Let’s talk about mini-marts. When we build out BI, traditionally, we work towards launching the data-mart; a complete and cohesively built star or snowflake schema that allows us to create reporting and self-service areas to launch to a complete business area.
This is a wonderful endeavour, and I need to ensure that everyone knows this is not something I am against at all. What I have found though, in my experience, is that when working with a small team, or starting a BI program, it creates a far-reaching target to get to, before you can show value to your consumers, in this case, your internal or external clients that consume your data from the mart.
I need to also add the caveat right near the top here, that if you and your team are not documenting what you are doing, even with something as simple as a text document that highlights the purpose of every action along the way, you are setting yourselves up for failure. Full transparency within your team, is a must.
To build value rapidly, as we do in AGILE and in DevOps, and to achieve the shortest turn-arounds for our clients, then, we deploy mini-marts. We concentrate on the value that the business users identify as being of the most import to them; the areas that they already use to describe their business. We usually target areas that are being manually compiled by a clerk, team lead, or manager, by collecting data from pre-built queries and then cleansing it through a manual process, usually in Excel.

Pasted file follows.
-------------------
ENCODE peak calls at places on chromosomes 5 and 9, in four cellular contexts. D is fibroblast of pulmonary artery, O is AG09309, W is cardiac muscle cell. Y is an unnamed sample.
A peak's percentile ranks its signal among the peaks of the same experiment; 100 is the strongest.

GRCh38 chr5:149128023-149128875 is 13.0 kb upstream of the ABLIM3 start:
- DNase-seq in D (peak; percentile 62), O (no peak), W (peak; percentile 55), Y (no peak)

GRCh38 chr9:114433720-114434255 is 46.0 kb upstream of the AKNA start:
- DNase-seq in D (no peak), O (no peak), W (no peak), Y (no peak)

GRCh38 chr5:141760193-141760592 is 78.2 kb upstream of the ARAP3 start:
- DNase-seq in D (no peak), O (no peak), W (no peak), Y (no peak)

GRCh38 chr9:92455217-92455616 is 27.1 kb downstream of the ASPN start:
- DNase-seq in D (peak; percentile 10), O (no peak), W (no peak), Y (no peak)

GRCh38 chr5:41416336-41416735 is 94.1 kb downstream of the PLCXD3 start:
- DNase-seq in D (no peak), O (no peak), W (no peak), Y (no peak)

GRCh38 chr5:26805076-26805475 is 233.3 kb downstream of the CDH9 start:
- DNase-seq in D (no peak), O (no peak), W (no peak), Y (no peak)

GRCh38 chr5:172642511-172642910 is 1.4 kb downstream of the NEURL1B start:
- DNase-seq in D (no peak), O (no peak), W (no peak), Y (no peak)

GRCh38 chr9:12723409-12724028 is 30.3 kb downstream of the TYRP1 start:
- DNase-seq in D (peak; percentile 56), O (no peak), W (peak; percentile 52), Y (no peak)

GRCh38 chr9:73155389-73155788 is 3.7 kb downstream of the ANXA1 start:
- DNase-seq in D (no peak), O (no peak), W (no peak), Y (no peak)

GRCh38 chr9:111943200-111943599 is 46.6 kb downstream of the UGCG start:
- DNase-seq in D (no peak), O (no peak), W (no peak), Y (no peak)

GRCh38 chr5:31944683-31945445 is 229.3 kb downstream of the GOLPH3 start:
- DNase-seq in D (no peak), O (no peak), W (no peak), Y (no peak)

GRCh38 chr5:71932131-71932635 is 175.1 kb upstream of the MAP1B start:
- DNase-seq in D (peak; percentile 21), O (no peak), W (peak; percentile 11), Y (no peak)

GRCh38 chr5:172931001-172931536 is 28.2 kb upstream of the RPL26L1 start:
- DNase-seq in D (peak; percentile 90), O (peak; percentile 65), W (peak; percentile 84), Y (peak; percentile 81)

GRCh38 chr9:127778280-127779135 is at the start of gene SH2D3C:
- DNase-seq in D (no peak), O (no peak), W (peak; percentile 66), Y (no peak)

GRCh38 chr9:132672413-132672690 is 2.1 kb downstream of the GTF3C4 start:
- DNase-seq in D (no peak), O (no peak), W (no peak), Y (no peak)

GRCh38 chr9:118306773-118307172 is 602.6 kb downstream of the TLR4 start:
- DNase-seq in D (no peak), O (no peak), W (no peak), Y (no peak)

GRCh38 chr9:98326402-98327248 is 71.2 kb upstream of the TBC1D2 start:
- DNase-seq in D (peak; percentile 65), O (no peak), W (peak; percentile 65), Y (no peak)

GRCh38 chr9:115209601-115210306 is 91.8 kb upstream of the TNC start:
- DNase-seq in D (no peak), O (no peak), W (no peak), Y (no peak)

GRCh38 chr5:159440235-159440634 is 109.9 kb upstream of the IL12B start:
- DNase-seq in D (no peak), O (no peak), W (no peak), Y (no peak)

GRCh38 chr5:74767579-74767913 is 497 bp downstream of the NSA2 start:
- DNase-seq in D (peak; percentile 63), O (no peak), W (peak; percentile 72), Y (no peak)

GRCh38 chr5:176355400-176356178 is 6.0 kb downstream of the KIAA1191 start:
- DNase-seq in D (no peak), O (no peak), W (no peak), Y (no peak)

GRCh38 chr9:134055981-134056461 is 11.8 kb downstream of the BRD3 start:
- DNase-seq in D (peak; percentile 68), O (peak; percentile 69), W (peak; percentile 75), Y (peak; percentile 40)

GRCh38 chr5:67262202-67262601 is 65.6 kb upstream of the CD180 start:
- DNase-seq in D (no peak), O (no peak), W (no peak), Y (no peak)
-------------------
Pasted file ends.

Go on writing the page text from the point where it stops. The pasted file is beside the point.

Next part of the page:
We identify all the areas and fields from the transactional system, as well as any low-hanging fruit that is adjacent, and we concentrate on building our mini-mart based on this; the customer identified value, and a few extras. Using the 80/20 principle, we begin the process of designing our mart from the front end backward.
Power BI On-premises is our current reporting server of choice in our organization, so we usually begin with a mock up, consisting of a bunch of fake data on a single spreadsheet that feeds the visuals. This is something that can be achieved in half a day at most, and provides our users with something they can see, and interact with to guide the design. This allows them to make rapid choices about what really matters to them, long before we put in any effort in creating the ETL for the initiative.
Once they are happy and have given us the feedback, we have a much more solid design from our users that we can then use to design the mart. This technique is guided through having the mock up, and a conversational meeting that is led by the 7 question technique outlined in the model-storming process from the “Agile Data Warehouse” by Lawrence Corr. This model-storming technique gives us the measures and dimensions and we can design our star schema model, usually in a visual manner, using software from QUEST or just in Visio.